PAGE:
The Department of Ecology and Evolutionary Biology (EEB) has a broad but unified mission in teaching and research: broad in that the interests of the faculty span many levels of organization encompassing genes, genotypes, phenotypes, populations, communities, and ecosystems; and unified in that each of these levels interacts with all of the others. Detailed appreciation of the processes operating at all levels of organization is fundamental to ecological or evolutionary understanding.

For more information go to the Department of Ecology and Evolutionary Biology Home Page.

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  • Anthropogenic phosphorus inputs to a river basin and their impacts on riverine phosphorus fluxes along its upstream-downstream continuum 

    Zhang, W.S.; Swaney, D. P.; Hong, B.; Howarth, R. W. (Wiley, 2017-12-23)
    The increasing trend in riverine phosphorus (P) loads resulting from anthropogenic inputs has gained wide attention because of the well-known role of P in eutrophication. So far, however, there is still limited scientific ...
  • Toward a better understanding and quantification of methane emissions from shale gas development 

    Caulton, D.R.; Shepson, P. B.; Santoro, R.L.; Sparks, J.P.; Howarth, R. W.; Ingraffea, A.; Camaliza, M.O.; Sweeney, C.; Karion, A.; Davis, K.J.; Stirm, B.H.; Montzka, S.A.; Miller, B. (National Academy of Sciences, 2014-04-29)
    The identification and quantification of methane emissions from natural gas production has become increasingly important owing to the increase in the natural gas component of the energy sector. An instrumented aircraft ...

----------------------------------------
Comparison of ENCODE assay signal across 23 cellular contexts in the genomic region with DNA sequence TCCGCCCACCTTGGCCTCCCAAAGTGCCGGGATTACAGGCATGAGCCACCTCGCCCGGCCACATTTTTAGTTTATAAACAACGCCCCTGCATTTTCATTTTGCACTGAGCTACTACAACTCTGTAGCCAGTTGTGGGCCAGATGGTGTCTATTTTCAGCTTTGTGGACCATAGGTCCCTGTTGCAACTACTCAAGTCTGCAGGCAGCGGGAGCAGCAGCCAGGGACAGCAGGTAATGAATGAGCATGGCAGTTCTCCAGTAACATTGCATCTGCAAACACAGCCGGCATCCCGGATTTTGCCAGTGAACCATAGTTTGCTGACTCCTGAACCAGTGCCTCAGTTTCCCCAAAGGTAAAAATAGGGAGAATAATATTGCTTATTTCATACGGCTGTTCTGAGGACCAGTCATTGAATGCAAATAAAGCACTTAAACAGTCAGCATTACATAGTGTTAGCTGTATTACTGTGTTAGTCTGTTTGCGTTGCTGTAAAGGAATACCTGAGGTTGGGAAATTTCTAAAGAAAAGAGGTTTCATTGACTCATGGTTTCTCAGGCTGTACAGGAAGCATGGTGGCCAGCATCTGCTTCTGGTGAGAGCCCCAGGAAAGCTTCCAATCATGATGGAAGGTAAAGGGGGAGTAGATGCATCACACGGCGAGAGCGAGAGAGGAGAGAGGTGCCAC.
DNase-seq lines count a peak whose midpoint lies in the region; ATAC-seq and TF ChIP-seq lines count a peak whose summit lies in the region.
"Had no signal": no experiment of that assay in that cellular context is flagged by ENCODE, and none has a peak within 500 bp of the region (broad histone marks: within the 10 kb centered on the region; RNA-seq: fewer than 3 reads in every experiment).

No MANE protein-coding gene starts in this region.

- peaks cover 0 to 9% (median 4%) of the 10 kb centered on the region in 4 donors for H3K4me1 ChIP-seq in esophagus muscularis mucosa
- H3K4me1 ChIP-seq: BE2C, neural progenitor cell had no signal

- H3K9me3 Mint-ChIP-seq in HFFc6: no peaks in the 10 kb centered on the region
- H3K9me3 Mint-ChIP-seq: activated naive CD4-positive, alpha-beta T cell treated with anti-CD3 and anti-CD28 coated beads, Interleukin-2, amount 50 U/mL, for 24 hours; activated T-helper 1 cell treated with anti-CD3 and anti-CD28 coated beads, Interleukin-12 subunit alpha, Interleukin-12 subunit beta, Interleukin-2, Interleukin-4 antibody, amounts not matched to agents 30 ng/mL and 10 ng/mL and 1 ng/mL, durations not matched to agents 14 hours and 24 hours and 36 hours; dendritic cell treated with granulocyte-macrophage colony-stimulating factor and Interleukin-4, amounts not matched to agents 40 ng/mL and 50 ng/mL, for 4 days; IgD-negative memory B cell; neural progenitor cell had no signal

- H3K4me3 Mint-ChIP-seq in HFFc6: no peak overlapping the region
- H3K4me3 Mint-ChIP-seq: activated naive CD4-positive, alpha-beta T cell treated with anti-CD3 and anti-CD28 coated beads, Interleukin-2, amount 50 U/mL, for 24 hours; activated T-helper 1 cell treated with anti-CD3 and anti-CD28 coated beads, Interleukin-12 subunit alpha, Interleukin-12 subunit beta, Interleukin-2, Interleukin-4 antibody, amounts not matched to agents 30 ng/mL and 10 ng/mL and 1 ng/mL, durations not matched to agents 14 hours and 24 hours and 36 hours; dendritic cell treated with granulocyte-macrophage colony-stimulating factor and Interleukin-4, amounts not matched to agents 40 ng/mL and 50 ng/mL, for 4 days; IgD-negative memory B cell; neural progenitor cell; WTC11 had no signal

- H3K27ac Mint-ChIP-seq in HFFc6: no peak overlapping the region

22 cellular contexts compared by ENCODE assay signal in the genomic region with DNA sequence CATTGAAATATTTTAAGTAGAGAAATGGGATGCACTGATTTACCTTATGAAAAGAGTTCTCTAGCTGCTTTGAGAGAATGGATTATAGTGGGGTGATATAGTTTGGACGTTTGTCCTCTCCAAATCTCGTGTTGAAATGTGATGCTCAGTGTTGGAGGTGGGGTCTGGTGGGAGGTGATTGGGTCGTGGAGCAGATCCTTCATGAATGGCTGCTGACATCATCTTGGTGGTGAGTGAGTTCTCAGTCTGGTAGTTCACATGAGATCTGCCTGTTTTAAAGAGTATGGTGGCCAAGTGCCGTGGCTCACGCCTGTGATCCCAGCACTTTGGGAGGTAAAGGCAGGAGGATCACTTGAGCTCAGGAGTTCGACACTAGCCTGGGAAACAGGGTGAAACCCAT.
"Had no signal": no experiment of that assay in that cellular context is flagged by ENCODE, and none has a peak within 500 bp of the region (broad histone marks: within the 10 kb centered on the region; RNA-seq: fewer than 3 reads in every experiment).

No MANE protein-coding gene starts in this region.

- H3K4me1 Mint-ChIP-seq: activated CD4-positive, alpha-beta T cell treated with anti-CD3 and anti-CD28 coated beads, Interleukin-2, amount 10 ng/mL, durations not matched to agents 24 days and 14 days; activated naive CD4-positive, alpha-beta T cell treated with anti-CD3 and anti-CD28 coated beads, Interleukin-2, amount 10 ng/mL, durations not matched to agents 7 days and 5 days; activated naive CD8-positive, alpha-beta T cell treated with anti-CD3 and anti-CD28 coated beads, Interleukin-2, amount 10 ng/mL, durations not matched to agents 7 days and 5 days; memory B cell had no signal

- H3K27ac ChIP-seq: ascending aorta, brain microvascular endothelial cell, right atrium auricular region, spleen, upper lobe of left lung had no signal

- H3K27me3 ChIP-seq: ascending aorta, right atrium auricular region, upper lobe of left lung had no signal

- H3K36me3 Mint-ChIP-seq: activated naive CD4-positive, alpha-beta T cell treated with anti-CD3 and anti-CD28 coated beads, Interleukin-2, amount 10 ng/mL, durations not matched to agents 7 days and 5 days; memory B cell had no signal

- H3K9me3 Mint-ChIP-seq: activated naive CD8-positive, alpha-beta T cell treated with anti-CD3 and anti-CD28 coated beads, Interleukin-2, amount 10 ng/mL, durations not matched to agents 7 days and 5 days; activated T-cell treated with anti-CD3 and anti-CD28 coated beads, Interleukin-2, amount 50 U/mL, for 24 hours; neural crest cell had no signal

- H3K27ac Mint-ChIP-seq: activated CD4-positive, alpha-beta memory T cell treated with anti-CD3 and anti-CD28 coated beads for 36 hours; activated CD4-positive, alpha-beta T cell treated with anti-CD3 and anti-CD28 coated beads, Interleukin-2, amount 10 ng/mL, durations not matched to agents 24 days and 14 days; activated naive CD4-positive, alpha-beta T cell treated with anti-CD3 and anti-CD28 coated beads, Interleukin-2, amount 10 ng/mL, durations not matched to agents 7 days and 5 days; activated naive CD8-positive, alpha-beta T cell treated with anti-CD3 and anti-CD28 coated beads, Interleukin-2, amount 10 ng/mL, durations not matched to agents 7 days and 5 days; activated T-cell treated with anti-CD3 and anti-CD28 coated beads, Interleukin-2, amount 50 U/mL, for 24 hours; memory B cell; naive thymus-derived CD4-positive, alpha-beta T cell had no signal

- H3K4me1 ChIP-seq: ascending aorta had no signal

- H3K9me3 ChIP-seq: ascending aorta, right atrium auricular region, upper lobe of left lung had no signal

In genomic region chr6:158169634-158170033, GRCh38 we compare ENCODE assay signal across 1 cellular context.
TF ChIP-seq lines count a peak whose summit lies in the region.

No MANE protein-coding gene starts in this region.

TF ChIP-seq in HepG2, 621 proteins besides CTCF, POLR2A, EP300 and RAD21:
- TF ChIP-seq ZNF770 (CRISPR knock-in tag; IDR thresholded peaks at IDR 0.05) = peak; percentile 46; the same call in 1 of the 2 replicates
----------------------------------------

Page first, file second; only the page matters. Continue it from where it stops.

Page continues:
• Sulfur and carbon isotopes as tracers of salt-marsh organic matter flow 

    Peterson, B.J.; Howarth, R. W.; Garritt, R.H. (Wiley, 1986-08-01)
    Stable isotopes of sulfur and carbon were used to trace the dominant flows of organic matter from producers to macroconsumers in Great Sippewissett Salt Marsh on Cape Cod. Spartina alterniflora and sulfur-oxidizing bacteria ...
  • Human health effects of a changing global nitrogen cycle 

    Townsend, A. R.; Howarth, R. W.; Bazzaz, F. A.; Booth, M. S.; Cleveland, C. C.; Collinge, S. K.; Dobson, A. P.; Epstein, P. R.; Holland, E. A.; Keeney, D. R.; Mallin, M. A.; Rogers, C. A.; Wayne, P.; Wolfe, A. H. (Wiley, 2003-06-01)
    Changes to the global nitrogen cycle affect human health well beyond the associated benefits of increased food production. Many intensively fertilized crops become animal feed, helping to create disparities in world food ...
  • Human alteration of the global nitrogen cycle: Causes and consequences 

    Vitousek, P.M.; Aber, J.; Bayley, S. E.; Howarth, R. W.; Likens, G. E.; Matson, P. A.; Schindler, D. W.; Schlesinger, W. H.; Tilman, G. D. (Wiley, 1997-08-01)
    Nitrogen is a key element controlling the species composition, diversity, dynamics, and functioning of many terrestrial, freshwater, and marine ecosystems. Many of the original plant species living in these ecosystems are ...

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